Media Coverage Analysis: Uncover Market Whitespace With Data

Media Coverage Analysis: Uncover Market Whitespace With Data

A media coverage analysis is the practice of using data and insights to uncover white space in the market. Learn how to do this below.

By: Michael Brito

Category: Social Data & Analytics

In this video, I walked through a media coverage analysis and how it can be used to uncover white space in the market and build a competitive advantage for brands. For more videos where I give actionable advice, please subscribe to my YouTube channel.

Partial Transcripts Below

Hey guys, welcome back to this week’s video. Today I’m going to talk about what’s called a media coverage analysis. So if you work in public relations or any communications role, I highly suggest you continue to watch this video.

But I want to talk about this because it is important. Several of my clients rely on what’s called a coverage analysis which essentially tracks the number of placements made in the media. Sometimes they will ask for impression or engagement numbers too. But the media analysis that’s layered over the coverage is usually qualitative. Meaning someone is reading through the coverage , summarizing it, taking a screenshot of it, and then adding any additional context.

Today I want to talk about taking this approach one step further and providing more business value and showing real impact in public relations. This goes beyond the normal “PR measurement”.

But before I jump into the media coverage analysis, I want to quickly talk about a model that I’ve been working on for several years. It’s called the supply and demand of brand relevance. It’s a visual way to show how you can use data analytics to uncover the topics and trends that are demanding the attention of your audience. Once you understand what those trends are, you can start to navigate your content, messaging, editorial, social, in a way that’s in alignment with what’s top of mind of the media using social data.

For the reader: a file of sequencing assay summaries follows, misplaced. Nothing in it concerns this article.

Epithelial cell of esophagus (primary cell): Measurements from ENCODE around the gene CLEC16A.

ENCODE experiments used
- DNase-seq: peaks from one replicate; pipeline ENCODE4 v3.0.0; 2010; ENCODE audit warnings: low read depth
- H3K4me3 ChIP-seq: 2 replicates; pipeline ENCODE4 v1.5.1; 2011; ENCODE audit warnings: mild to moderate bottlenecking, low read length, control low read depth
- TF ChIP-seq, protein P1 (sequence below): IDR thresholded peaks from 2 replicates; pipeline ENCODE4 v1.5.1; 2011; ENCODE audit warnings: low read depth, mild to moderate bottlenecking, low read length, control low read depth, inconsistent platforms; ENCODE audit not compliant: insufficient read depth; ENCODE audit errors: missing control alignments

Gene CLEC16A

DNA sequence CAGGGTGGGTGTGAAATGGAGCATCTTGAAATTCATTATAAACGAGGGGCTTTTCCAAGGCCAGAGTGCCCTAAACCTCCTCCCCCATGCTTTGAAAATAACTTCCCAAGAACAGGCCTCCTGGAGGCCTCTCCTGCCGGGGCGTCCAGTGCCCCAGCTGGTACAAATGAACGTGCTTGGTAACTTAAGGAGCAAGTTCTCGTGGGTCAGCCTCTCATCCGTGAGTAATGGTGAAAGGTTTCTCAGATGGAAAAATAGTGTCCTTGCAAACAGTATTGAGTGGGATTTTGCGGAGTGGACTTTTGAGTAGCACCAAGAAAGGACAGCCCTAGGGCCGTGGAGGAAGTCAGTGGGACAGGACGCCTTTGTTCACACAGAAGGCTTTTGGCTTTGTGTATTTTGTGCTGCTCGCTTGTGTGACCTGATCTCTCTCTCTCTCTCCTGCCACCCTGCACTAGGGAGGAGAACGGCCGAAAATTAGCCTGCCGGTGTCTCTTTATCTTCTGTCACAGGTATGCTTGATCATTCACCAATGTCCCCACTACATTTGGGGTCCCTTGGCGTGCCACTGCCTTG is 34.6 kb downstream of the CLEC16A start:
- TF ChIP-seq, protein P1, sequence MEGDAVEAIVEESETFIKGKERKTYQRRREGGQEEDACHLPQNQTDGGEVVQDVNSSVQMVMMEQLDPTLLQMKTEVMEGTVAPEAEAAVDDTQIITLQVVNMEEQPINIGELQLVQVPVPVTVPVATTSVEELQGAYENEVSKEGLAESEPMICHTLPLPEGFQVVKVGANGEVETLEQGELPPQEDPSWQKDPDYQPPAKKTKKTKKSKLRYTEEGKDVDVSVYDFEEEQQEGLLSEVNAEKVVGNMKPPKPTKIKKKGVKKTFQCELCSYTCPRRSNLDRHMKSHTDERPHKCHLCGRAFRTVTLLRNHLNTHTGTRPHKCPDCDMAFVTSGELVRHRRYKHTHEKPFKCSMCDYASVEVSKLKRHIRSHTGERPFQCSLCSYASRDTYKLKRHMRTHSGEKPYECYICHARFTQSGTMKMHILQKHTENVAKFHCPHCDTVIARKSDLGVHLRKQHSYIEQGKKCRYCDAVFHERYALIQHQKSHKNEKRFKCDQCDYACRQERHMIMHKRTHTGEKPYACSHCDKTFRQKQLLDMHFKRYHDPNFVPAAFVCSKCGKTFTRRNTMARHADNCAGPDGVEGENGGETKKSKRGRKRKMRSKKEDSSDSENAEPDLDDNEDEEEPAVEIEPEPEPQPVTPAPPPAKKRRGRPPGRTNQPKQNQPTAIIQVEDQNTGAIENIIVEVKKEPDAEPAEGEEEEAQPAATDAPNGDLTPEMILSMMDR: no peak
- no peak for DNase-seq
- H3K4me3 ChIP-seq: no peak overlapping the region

Now this model isn’t going to tell you how many placements you’ve made in the media. It’s not going to tell you how many impressions you think you’ve made either. What it will show you are the narrative’s that are important to your audience. Your job is to then redefine your brand narrative so that it’s aligned.

So rather than talking about theory, let’s jump into an example to show a real media coverage analysis of the UK market. In this example, we are looking at the top media publications that are writing and covering stories about retail. The graph on the right are the narrative drivers within the context of retail that are most important to the media.

I also want to add that Cision recently released a report on PR and earned media measurement. I highly recommend giving it a read.

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